Franklin, Fulton jobless rates soar

February 03, 2009|By DON AINES

CHAMBERSBURG, Pa. - How much longer the recession will last is unknown, but the 5.5 percent unemployment rate for Franklin County in December was near the peak it reached in the previous recession, according to preliminary figures released today by the Pennsylvania Department of Labor and Industry.

The jobless rate for the county rose to its highest level, 5.6 percent, in January 2002, said Ryan Horner, a departrment industry and business analyst. In December 2007, the jobless rate was 3.3 percent, according to state data.

Fulton County, hit by layoffs at JLG Industries, saw its jobless rate rise from 9.9 percent to 10.4 percent, the highest since hitting 11.3 percent in January 2002, Horner said. That rate does not reflect additional layoffs JLG announced would take effect in January.

The December unemployment rate for Pennsylvania was 6.7 percent and the national rate was 7.2 percent, the report stated.

For the first time in six years, county retailers did not add any additional jobs in December, when the number of jobs was 7,500. "That sector is serving as a barometer of what the economy is doing, or not doing," Horner said.


Construction jobs fell 200 from November to December to 2,700, a seasonal decline exacerbated by the housing slump. In December 2007, there were 3,100 people working in construction.

Housing starts in the county fell from 1,045 in 2007 to 735 in 2008, according to County Planning Department figures.

"I think the increase is a reflection of a couple of things, one being the broader global recession," said L. Michael Ross, president of the Franklin County Area Development Corp. That is affecting heavy manufacturers such as Manitowoc Crane, Volvo, JLG Industries and their suppliers, he said.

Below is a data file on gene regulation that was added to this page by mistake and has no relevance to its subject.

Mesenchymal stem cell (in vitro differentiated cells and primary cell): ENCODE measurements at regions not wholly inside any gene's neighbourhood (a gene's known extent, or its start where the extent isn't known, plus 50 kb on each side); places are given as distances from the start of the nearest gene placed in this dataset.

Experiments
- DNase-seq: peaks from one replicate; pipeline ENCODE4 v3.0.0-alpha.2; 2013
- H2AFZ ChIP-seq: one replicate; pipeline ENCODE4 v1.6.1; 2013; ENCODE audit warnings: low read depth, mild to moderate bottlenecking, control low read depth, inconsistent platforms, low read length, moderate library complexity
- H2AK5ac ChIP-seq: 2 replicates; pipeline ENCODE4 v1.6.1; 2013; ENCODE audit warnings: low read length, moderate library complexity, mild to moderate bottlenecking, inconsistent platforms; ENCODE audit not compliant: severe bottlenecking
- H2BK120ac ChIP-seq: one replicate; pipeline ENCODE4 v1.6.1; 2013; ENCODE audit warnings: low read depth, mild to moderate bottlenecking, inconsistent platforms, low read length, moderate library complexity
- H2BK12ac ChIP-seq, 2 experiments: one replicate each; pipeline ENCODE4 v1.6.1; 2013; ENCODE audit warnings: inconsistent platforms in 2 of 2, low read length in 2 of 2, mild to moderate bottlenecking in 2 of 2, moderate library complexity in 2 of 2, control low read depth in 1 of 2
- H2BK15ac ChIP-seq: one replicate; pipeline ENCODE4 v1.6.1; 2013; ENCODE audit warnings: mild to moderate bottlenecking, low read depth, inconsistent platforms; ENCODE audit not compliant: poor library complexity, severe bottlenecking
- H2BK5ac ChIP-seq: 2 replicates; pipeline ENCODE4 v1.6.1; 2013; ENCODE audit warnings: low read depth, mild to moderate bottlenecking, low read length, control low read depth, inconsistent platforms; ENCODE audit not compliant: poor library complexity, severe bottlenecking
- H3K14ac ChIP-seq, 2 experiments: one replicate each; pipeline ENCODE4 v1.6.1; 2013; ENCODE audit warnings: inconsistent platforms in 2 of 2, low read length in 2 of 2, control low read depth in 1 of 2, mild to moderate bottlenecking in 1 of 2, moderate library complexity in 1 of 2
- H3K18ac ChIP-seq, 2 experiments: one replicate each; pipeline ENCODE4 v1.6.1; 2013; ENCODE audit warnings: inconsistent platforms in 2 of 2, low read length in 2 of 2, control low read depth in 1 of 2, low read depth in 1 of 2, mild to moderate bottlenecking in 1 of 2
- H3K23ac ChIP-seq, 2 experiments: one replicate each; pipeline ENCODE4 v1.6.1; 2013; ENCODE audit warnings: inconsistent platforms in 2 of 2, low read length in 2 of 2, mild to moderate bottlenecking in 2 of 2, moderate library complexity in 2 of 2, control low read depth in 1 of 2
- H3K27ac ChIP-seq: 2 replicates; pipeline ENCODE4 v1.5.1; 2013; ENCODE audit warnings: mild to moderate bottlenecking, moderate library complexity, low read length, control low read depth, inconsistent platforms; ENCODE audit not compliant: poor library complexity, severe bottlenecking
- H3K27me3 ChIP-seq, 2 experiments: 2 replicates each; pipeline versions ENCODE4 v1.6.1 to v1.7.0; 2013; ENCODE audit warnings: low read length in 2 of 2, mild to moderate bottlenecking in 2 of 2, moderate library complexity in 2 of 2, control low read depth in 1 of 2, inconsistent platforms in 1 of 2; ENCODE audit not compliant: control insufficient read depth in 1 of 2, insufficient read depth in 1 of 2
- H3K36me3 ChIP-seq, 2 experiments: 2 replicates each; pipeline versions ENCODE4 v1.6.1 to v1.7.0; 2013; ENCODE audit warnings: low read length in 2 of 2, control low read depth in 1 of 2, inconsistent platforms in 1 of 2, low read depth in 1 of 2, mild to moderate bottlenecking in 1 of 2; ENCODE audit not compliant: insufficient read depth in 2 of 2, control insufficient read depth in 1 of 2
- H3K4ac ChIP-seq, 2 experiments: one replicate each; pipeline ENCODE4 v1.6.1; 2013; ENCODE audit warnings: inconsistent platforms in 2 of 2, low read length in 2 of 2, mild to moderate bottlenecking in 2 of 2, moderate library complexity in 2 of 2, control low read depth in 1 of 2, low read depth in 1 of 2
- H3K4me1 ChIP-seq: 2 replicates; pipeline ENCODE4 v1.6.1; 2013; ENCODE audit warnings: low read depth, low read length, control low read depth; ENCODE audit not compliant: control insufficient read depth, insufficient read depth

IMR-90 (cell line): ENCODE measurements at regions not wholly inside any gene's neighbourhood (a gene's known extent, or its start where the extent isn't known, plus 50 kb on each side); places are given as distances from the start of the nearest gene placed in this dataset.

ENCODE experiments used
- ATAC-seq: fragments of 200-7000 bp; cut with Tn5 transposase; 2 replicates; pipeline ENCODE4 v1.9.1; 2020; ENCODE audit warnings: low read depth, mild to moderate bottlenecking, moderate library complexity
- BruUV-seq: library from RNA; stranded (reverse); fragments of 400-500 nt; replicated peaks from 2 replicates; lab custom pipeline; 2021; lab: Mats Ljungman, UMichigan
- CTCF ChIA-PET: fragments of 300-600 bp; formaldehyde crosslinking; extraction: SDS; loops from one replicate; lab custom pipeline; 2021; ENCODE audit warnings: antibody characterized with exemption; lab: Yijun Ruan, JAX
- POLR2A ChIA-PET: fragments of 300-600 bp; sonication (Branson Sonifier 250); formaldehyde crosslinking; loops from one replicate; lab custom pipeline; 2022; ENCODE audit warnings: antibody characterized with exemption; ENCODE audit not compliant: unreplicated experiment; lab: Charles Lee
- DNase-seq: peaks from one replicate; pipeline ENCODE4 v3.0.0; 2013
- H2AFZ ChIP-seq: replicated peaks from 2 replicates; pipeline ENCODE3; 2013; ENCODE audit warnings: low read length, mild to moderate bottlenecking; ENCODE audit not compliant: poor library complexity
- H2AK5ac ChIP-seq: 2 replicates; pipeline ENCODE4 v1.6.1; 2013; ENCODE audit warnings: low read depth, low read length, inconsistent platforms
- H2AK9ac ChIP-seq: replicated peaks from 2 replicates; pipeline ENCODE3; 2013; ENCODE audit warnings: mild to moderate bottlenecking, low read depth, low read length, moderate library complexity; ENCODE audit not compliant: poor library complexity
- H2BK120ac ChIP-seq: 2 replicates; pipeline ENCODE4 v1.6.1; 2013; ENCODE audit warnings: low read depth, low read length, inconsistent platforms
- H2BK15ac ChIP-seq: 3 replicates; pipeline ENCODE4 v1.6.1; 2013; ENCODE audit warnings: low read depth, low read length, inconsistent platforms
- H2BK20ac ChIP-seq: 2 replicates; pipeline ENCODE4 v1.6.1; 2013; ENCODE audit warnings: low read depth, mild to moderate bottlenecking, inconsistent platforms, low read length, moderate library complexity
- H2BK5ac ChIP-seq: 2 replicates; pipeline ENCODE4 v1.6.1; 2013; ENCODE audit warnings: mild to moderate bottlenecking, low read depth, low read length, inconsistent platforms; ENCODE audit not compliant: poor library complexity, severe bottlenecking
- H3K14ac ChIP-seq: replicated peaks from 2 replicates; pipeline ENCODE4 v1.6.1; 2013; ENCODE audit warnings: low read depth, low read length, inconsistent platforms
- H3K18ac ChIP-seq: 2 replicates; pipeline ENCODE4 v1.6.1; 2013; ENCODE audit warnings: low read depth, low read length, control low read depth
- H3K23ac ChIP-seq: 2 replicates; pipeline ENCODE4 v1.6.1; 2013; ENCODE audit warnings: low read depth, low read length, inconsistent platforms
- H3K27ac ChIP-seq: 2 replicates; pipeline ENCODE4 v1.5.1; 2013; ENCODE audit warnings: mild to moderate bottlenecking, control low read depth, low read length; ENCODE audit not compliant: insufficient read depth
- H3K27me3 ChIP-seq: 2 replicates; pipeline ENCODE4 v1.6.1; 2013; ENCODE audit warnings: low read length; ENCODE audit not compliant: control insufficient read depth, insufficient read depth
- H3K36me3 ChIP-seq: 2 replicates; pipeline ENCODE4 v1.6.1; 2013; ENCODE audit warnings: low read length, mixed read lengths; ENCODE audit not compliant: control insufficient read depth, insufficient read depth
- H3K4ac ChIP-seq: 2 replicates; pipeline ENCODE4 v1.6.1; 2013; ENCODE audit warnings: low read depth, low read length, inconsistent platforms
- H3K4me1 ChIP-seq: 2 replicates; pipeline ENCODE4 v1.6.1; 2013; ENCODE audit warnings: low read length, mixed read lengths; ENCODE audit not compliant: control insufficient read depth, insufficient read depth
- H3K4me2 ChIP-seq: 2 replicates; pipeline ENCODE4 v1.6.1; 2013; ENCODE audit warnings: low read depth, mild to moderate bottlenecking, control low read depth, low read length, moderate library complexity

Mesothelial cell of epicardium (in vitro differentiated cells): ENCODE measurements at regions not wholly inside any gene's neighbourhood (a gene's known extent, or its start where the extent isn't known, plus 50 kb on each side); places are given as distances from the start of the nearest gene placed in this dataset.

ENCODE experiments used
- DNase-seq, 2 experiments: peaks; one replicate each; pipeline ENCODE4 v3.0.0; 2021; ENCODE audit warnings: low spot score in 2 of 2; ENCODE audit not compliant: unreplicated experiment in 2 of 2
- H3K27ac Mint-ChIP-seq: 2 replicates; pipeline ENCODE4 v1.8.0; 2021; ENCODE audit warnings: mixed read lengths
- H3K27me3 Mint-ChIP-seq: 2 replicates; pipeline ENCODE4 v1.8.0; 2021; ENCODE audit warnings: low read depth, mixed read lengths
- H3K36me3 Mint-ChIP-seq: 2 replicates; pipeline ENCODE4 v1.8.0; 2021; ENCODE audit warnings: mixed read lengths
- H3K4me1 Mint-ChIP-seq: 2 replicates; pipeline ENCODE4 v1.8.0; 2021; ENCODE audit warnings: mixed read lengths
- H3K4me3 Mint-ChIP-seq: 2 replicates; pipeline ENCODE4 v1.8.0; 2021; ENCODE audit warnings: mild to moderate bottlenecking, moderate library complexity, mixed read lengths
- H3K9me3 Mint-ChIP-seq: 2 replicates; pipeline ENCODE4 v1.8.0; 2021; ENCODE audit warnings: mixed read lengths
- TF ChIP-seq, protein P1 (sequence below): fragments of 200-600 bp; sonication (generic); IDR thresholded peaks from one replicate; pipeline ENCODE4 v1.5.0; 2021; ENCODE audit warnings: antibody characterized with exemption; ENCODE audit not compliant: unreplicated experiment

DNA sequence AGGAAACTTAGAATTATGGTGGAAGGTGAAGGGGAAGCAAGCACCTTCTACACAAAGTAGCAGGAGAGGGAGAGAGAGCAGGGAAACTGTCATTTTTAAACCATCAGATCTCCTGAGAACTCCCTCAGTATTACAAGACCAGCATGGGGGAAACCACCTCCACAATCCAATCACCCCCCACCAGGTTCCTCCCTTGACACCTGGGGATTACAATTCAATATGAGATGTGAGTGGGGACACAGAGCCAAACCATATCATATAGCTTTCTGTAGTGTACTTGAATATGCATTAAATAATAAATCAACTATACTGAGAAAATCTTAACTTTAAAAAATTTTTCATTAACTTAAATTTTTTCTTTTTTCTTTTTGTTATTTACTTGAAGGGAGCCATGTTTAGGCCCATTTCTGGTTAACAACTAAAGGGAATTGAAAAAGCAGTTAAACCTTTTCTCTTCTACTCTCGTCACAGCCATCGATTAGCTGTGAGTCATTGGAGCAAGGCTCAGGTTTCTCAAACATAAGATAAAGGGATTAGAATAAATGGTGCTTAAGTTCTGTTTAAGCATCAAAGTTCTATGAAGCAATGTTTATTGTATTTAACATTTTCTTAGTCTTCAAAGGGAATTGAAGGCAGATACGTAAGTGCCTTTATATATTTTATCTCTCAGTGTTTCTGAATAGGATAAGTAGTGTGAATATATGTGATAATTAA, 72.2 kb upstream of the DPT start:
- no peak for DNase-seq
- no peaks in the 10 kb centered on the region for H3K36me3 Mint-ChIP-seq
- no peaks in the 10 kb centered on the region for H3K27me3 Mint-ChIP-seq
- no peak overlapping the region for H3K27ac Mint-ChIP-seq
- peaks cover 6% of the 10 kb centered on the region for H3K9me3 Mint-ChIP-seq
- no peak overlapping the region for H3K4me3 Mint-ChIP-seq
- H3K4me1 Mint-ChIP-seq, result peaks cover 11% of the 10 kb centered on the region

Manufacturing jobs fell by 100 in December to 14,300, but were down 300 from the previous December, the report stated.

"It's also a reflection of a national slowdown that occurs right after the holidays," Ross said.

"The (unemployment) number will probably continue to rise somewhat over the next month or so," Ross said. "January will reflect the retail component of the downsizing."

"Comparatively speaking, we're still doing well," said Ross, who credited some of the strength of the local economy to the presence of federal jobs at Letterkenny Army Depot, the county's largest employer. FCADC is also working to lure other large employers to the area, he said.

"We know we have projects that are materializing here that are going to be significant," Ross said. "There is clearly a light at the end of the tunnel and it is going to be pretty bright in the not-too-distant future."

Despite his optimism, Ross said major manufacturers are less enthusiastic about a proposed federal stimulus plan than they were before the U.S. House of Representatives passed its version last week.

Those companies want more money for infrastructure and less for government programs, he said.

"We have the companies that build the equipment for that," he said.

The report showed one bright spot - leisure and hospitality - where jobs rose by 400 to 5,400. Horner said that was due primarily to Whitetail Ski Resort hiring for the season.

While the number of people listed as unemployed rose by 200 to 4,600, the overall number of people working in Franklin County was still 500 higher for the year at 79,000, the report stated. The number of people working in Fulton County fell by 400 over the year to 7,100.

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